Other Experience for Anthropologists and Archeologists

Graduates of anthropology and archeology programs usually need experience in their respective fields and training in quantitative and qualitative research methods. Many students gain this experience through field training or internships with museums, historical societies, or nonprofit organizations while still in school.

Important Qualities for Anthropologists and Archeologists

Analytical skills. Anthropologists and archeologists must possess knowledge of scientific methods and data, which are often used in their research.

Critical-thinking skills. Anthropologists and archeologists must be able to draw conclusions from observations, laboratory experiments, and other methods of research. They must be able to combine various sources of information to try to solve problems and to answer research questions.

Communication skills. Anthropologists and archeologists often have to write reports or papers in academic journals and present their research and findings to their peers and to general audiences. These activities require strong writing, speaking, and listening skills.

Physical stamina. Anthropologists and archeologists working in the field may need to hike or walk several miles while carrying equipment to a research site.

Anthropologist and Archeologist Salaries[About this section] [More salary/earnings info] [To Top]

The median annual wage for anthropologists and archeologists is $63,190. The median wage is the wage at which half the workers in an occupation earned more than that amount and half earned less. The lowest 10 percent earned less than $36,910, and the highest 10 percent earned more than $99,590.

The median annual wages for anthropologists and archeologists in the top industries in which they work are as follows:

Federal government, excluding postal service $75,040
Engineering services 61,780
Management, scientific, and technical consulting services 61,080
Research and development in the social sciences and humanities 57,640

Many anthropologists and archeologists work full time during regular business hours. When doing fieldwork, however, anthropologists and archeologists may be required to travel and to work many and irregular hours, including evenings and weekends.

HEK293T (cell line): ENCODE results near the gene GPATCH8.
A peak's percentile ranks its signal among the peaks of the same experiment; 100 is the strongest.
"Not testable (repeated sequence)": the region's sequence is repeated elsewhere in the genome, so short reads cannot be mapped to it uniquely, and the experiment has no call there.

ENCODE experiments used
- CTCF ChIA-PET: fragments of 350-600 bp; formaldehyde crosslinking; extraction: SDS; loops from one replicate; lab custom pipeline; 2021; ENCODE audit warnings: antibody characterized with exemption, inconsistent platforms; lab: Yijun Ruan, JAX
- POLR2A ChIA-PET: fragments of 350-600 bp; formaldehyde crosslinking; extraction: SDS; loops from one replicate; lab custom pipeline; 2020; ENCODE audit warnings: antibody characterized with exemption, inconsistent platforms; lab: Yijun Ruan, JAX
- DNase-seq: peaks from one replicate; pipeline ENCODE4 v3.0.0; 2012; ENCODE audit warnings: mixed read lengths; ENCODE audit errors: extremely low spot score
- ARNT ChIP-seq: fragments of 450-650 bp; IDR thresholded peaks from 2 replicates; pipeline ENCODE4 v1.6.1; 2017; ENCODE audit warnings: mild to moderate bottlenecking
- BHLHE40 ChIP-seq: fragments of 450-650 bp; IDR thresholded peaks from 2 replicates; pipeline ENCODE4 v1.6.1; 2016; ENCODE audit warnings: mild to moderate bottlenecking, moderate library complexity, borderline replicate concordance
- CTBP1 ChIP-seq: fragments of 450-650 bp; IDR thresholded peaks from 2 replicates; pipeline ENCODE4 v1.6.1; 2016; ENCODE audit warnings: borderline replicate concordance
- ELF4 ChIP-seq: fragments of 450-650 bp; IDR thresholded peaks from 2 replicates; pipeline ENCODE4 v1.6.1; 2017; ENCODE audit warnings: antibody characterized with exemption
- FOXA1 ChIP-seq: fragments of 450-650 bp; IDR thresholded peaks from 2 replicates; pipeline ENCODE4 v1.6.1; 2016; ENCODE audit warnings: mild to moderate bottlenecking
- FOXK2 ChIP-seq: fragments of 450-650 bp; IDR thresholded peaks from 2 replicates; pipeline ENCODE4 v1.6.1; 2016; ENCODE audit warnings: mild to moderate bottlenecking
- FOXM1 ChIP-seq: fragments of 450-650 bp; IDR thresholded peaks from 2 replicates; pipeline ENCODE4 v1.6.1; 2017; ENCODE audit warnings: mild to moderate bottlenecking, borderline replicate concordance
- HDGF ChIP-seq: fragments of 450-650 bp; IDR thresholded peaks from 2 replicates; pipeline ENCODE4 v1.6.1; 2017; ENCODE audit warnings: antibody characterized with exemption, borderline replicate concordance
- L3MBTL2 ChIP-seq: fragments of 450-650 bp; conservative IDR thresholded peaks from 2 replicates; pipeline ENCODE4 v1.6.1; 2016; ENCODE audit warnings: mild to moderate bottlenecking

Job Outlook for Anthropologists and Archeologists[About this section] [To Top]

Employment of anthropologists and archeologists is projected to grow 3 percent over the next ten years, slower than the average for all occupations. A projected decline in research and development in the social sciences and humanities is expected to limit the employment growth of these workers.

Corporations will continue to use anthropological research to gain a better understanding of consumer demand within specific cultures or social groups. Anthropologists also will be needed to analyze markets, allowing businesses to serve their clients better or to target new customers or demographic groups.

Archeologists will be needed to monitor construction projects, ensuring that builders comply with federal regulations pertaining to the preservation and handling of archeological and historical artifacts.

Because anthropological and archeological research may be dependent on research funding, federal budgetary decisions can affect the rate of employment growth in research.

Job Prospects for Anthropologists and Archeologists

Overall, prospective anthropologists and archeologists will likely face strong competition for jobs because of the small number of positions relative to applicants. Job prospects will be best for candidates with a Ph.D. or an applied master's degree, extensive anthropological or archeological fieldwork experience, and experience in quantitative and qualitative research methods.

Employment projections data for Anthropologists and Archeologists, 2016-26
Occupational Title Employment, 2016 Projected Employment, 2026 Change, 2016-26
Percent Numeric
Anthropologists and archeologists 7,600 7,900 3 300


*Some content used by permission of the Bureau of Labor Statistics, U.S. Department of Labor.